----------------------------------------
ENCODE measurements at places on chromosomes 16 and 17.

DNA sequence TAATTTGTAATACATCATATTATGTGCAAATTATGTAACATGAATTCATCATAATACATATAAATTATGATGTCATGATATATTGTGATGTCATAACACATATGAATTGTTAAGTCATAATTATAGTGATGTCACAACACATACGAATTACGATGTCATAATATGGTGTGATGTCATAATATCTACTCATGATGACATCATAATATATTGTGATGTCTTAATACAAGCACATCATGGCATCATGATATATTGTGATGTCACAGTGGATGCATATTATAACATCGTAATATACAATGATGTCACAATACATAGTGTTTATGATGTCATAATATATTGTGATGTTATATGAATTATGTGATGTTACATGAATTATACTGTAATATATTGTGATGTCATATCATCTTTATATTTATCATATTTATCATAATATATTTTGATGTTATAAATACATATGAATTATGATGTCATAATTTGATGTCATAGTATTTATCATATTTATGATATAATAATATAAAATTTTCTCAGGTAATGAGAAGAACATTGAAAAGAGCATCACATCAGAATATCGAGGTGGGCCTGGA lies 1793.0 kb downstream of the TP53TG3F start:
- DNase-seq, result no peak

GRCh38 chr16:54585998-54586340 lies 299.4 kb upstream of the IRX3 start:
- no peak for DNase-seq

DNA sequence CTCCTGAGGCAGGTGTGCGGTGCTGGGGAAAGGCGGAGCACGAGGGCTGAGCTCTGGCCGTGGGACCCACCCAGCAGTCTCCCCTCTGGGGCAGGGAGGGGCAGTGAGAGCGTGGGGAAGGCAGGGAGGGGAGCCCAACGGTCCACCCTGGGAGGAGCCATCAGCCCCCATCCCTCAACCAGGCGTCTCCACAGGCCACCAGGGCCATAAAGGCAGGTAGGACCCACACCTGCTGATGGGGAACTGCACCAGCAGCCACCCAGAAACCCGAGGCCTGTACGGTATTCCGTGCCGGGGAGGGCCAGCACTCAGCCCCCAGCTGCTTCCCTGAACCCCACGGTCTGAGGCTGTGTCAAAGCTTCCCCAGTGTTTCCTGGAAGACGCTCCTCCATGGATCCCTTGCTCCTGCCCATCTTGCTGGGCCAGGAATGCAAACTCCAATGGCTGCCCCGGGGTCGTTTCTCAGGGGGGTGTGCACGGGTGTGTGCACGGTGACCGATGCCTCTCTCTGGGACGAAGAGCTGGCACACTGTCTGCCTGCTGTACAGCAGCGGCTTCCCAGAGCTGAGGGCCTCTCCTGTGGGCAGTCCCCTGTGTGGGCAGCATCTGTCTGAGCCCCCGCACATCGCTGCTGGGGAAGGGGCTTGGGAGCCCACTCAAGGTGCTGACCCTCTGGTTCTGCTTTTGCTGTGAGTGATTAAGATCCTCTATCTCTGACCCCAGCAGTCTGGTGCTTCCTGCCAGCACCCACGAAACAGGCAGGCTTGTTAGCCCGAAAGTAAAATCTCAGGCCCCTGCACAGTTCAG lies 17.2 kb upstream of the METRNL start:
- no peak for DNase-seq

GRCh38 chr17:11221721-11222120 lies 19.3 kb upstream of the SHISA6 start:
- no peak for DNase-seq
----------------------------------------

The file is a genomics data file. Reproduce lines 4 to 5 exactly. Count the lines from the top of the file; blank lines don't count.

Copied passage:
GRCh38 chr16:54585998-54586340 lies 299.4 kb upstream of the IRX3 start:
- no peak for DNase-seq